Romania has the highest number of populations living in water scarce areas among the four countries (Graph below). In 2010, the results presented 7% of population, in 2020 it was 8%. It is expected that in 2030, 9% of population will live in these areas. The most dramatic is situation with population in absolute scarcity. Their number was almost 350,000 in 2010, 472,000 in 2020 and even little bit more in 2030. More than 1.5 million Romanian citizens lived in water stress and water scarcity in 2020. There will be 66,000 less in 2030.
Slovenia is the best-positioned country among the four. The country has no problems with water stress and water scarcity (Graph below). No Slovenian citizen lives under water stress and there are no expected changes in this situation in the near future.
Source: Water Scarcity Clock
Water pollutants on a larger scale
Water pollutant releases along with other factors shape the ecological status of river basins. The picture depicting the current state of European water bodies not in good ecological status or potential in river basin districts is presented below. From the Taskforce's survey sample, the worse situation is in Hungary where more than 90% of water bodies are not in good ecological status or potential. This is followed by Bulgaria with 40-50% (North) or 50-70% (South). Romania and Slovenia are more homogeneous. In both countries, 30-40% of water bodies are not in good ecological status.
The next steps
The Taskforce studies the most important problems in the water sector in the four CEE countries that could be tackled by the circular economy approach. Despite the new EC circular economy action plan adopted in March 2020, one can conclude that there are little incidences in the investigated countries relevant to implementation of circular economy principles.
The study reveals market niches in these countries where different initiatives are more suitable to be launched in near future:
The implementation of energy efficiency and non-revenue water reduction programs that have recovered the investments in a short period of time while saving water and energy and increasing the amount of people with access to services.
The recovery of resources from wastewater and the creation of new revenue streams by using for own needs or selling energy, water, and fertilizers to cover operating costs.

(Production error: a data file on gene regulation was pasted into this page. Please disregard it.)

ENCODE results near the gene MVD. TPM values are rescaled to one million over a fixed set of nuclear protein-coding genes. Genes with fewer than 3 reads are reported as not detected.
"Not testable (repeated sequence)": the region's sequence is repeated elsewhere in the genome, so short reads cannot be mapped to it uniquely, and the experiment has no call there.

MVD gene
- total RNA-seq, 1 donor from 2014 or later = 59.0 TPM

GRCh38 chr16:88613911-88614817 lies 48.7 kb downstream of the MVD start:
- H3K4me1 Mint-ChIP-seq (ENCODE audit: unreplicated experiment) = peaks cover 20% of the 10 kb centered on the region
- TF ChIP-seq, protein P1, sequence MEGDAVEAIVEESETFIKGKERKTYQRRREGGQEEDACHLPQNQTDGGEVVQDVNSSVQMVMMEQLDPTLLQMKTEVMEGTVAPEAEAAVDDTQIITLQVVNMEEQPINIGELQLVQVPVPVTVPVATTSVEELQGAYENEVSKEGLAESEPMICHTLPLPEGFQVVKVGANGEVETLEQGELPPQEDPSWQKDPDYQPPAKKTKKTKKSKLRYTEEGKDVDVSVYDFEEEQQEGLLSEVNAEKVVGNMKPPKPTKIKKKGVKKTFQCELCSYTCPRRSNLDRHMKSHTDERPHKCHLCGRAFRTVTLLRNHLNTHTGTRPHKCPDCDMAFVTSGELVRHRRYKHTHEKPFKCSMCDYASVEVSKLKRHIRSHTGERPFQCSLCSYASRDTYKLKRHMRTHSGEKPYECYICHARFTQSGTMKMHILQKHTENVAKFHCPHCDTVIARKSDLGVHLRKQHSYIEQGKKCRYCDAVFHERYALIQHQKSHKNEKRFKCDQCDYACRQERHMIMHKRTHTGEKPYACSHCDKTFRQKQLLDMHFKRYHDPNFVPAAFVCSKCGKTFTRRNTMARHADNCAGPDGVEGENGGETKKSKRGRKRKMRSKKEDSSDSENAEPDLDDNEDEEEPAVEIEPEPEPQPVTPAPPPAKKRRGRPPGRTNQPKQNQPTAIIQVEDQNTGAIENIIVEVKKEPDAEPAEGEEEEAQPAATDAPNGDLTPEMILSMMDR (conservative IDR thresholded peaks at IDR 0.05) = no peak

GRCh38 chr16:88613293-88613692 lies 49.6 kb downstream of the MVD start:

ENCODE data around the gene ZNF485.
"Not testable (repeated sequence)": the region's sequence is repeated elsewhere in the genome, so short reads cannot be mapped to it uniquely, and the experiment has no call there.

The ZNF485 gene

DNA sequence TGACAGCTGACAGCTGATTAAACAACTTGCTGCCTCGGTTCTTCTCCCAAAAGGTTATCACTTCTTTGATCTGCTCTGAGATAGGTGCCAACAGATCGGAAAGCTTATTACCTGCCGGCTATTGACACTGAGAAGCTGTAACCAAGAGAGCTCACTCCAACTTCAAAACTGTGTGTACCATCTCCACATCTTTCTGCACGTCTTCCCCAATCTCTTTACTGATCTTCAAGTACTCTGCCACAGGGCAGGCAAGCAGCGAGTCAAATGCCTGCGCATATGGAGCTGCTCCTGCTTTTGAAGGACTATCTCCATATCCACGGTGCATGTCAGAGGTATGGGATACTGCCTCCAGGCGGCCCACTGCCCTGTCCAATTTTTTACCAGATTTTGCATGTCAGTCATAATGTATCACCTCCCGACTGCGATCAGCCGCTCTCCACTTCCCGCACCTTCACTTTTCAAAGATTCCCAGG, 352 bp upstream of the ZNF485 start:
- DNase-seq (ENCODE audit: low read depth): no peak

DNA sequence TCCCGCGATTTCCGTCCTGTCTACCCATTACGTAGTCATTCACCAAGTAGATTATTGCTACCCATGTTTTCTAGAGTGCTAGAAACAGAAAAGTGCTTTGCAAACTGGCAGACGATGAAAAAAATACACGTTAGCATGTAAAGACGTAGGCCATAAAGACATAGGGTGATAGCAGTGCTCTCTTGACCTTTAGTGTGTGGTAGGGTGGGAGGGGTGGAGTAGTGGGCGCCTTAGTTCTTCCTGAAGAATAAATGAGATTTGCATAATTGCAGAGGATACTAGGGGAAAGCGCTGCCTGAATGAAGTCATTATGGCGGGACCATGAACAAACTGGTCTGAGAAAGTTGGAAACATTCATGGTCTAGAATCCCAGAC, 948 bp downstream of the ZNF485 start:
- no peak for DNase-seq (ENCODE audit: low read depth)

The application of circular economy and resiliency principles in long-term strategies to become carbon neutral, recover resources from water and preserve the environment while providing water services.
The assessment of the full potential of the existing infrastructure, resulting in huge savings in capital investments.
What is Circular Economy?
The EC adopted the new circular economy action plan in March 2020 (EC, 2020). It is one of the main building blocks of the European Green Deal. The expectations are that the EU’s transition to a circular economy will reduce pressure on natural resources and will create sustainable growth and jobs in EU countries. It is already proven that half of total greenhouse gas emissions and more than 90% of biodiversity loss and water stress come from resource extraction and processing (EC, 2020).
The main idea of circular economy is to maintain the value of products and materials as long as possible. It is the opposite of a throw-away culture or society. Waste and resource use are minimised and when a product reaches the end of its life, it is reused to create further value. The concept of circular economy is based on three principles:
Design out waste and pollution
Keep products and materials in use
Regenerate natural systems.
World Water Day 2022
This year groundwater is the main focus of World Water Day. Groundwater is invisible, but its impact is visible everywhere. Out of sight, under our feet, groundwater is a hidden treasure that enriches our lives. Almost all of the liquid freshwater in the world is groundwater. As climate change gets worse, groundwater will become more and more critical. We need to work together to sustainably manage this precious resource. Groundwater may be out of sight, but it must not be out of mind, say the UN-Water organizers of the World Water Day.